iPhone 6s will be better at shooting in low-light conditions

iPhone 6s will be better at shooting in low-light conditions


Your iPhone takes some fantastic video with just a little attention to lighting.
iPhone 6s camera will be better than ever.
Photo: Jim Merithew/Cult of Mac

A person allegedly working in Apple’s supply chain has spilled the beans on what we can expect from the iSight camera used in the iPhone 6s and 6s Plus, set to arrive next month.

According to the source, the 12-megapixel camera will boast a bigger sensors capable of taking in more light — hopefully enabling the next-generation iPhones to perform better when shooting in low-light situations.

Although no precise numbers are given, this bigger sensor should translate as a wider aperture. Currently the iPhone 6 and 6 Plus lenses have a f/2.2 aperture. Some higher-end smartphone rivals — such as the Samsung Galaxy S6 and the LG G4 — meanwhile sport f/1.8 and f/1.9 apertures.

This isn’t the first time we’ve heard that the iPhone 6s may be better at snapping photos in less-than-stellar conditions. Back in May, we reported how the iPhone 6s will reportedly use what is called RGBW coding technology from Sony, which adds a white sub-pixel alongside the standard RGB ones to improve image quality.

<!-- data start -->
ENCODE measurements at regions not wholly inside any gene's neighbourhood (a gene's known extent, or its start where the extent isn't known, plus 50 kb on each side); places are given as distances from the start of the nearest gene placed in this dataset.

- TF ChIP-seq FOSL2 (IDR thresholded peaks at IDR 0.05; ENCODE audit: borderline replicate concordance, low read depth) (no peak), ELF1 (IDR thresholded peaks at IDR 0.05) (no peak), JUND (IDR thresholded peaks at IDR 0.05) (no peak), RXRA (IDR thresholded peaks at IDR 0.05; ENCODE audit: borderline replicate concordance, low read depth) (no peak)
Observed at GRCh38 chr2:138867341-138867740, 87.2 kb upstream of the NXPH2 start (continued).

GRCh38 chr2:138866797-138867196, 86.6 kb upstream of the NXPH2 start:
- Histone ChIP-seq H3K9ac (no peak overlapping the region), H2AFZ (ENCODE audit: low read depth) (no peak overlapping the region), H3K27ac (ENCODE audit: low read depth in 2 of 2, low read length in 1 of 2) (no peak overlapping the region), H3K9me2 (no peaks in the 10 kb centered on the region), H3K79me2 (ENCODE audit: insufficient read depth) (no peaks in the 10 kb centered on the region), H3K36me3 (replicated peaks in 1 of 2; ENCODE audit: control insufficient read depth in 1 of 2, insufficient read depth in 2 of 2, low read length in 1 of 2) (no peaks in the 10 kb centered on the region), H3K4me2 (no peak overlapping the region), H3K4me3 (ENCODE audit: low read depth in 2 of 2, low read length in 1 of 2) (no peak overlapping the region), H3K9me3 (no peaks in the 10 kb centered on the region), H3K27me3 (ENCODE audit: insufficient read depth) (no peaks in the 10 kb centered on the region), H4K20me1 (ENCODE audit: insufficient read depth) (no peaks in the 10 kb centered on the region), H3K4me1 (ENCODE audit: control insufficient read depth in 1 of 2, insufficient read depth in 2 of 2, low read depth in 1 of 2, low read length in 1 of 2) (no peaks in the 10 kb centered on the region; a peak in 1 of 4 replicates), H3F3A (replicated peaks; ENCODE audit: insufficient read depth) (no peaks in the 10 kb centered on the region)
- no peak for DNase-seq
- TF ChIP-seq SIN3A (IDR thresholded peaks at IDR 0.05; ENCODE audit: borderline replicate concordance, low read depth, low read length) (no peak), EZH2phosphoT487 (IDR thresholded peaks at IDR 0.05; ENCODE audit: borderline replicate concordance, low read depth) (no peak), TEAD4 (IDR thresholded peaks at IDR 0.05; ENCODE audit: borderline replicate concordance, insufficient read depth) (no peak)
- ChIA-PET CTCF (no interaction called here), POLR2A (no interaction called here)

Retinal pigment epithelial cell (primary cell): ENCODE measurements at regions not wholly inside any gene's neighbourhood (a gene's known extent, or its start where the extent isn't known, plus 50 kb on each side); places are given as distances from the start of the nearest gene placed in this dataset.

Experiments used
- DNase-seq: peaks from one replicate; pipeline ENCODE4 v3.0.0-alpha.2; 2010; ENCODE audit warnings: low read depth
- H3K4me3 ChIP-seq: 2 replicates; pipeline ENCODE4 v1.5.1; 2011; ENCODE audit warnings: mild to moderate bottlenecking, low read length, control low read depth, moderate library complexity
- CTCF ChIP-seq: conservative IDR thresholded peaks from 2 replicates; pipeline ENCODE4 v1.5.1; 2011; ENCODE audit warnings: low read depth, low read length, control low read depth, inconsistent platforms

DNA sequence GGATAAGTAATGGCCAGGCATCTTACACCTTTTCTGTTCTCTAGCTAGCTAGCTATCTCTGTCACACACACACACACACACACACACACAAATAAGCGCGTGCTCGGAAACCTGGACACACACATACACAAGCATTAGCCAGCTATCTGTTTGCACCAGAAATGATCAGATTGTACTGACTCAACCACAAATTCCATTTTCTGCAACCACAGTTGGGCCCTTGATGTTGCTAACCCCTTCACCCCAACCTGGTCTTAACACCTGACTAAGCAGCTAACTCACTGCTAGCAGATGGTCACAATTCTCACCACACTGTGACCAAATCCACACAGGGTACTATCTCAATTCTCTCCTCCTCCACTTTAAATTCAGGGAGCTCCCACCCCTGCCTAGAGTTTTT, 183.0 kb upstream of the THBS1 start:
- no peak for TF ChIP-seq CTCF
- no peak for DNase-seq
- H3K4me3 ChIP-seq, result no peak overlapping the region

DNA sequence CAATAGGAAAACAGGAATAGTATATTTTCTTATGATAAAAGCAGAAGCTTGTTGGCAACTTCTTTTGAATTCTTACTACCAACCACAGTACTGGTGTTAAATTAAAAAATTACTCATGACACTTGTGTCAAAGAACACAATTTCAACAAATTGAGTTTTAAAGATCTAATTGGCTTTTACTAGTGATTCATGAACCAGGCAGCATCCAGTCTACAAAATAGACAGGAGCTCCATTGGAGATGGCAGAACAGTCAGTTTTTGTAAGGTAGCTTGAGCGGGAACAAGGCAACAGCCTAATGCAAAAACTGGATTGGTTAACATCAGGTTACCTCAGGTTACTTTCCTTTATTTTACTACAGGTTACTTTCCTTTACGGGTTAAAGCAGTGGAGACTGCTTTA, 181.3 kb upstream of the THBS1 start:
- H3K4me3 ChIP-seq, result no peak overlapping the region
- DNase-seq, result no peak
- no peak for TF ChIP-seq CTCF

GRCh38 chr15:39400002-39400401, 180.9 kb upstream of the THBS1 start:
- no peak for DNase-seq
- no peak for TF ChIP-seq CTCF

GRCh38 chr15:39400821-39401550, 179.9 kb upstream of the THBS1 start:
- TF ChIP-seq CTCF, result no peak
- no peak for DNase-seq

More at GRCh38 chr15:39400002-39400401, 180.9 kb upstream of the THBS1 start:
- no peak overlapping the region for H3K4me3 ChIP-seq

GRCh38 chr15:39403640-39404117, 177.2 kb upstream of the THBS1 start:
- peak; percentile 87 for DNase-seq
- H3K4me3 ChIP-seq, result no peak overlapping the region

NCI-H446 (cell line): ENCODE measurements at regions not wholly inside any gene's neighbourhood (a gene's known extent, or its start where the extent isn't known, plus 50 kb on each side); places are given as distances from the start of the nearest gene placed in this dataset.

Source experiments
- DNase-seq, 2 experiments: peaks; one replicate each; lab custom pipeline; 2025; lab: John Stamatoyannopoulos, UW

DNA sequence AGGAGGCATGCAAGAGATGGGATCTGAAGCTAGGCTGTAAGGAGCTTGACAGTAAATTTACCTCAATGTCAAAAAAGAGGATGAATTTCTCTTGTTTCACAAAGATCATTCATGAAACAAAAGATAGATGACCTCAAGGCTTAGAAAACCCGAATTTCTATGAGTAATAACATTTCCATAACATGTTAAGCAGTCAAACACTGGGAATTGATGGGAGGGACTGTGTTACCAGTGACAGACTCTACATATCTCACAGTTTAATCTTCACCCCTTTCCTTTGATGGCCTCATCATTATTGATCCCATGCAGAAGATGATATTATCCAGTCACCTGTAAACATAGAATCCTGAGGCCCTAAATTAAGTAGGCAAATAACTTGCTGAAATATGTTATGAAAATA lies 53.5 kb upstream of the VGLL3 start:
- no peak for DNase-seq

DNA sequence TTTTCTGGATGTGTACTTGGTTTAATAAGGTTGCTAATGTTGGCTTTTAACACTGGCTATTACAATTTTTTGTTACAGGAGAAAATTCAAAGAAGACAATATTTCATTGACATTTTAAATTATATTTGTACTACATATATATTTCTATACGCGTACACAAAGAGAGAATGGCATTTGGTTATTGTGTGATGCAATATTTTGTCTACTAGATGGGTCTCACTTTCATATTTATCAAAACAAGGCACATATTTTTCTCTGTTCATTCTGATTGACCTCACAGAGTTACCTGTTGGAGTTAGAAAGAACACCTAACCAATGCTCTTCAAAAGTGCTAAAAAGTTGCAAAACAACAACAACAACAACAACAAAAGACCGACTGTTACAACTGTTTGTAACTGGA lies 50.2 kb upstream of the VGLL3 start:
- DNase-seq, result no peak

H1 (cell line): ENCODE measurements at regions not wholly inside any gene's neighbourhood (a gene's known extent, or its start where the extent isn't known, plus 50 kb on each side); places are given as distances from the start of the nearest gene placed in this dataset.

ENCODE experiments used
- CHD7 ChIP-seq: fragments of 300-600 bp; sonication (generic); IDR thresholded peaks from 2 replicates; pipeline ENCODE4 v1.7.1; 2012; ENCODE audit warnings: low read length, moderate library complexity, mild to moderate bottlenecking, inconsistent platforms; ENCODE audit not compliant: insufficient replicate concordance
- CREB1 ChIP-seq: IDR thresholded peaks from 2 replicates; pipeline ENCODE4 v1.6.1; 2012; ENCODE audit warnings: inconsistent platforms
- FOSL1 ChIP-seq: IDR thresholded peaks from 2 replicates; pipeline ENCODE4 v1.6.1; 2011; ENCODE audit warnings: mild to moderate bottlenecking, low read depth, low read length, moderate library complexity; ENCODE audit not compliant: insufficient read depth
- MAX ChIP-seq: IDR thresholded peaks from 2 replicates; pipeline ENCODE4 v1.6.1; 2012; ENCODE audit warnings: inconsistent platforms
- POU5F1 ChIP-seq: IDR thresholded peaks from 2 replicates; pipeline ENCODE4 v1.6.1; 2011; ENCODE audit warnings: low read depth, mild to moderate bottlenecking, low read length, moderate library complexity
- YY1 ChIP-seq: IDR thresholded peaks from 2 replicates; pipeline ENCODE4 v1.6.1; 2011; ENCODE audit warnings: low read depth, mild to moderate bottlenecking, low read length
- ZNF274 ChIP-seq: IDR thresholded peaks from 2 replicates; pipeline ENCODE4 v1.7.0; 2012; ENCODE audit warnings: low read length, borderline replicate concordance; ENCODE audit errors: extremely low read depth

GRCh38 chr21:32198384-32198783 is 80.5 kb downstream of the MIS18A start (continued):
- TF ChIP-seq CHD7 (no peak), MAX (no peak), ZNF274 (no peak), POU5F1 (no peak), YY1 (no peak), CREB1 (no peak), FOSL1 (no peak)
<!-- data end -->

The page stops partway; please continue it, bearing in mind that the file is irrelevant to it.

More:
The new iPhone 6s camera report additionally claims that:

“Apple is currently ordering suppliers to produce five-element lenses for the iPhone 6S that are designed to work with 12-megapixel camera sensors, a person within Apple’s supply chain told Business Insider. These components are said to be in the mass production stage and are on schedule, this source said.”

Each of these “elements” refer to a layer of plastic which forms part of the camera. These elements work as their own standalone lenses, although when combined into one, they let the camera “capture more detailed and complex information.”

Interestingly, the report says that Apple is currently ordering six-element lenses for a future iPhone (most likely next year’s iPhone 7). That suggests that Apple’s far from finished when it comes to upgrading its iPhone cameras.

Given how much effort Apple has put into promoting the quality of its iPhone camera through high-profile ad campaigns, is it really any surprise the company wouldn’t want to be the best in this category?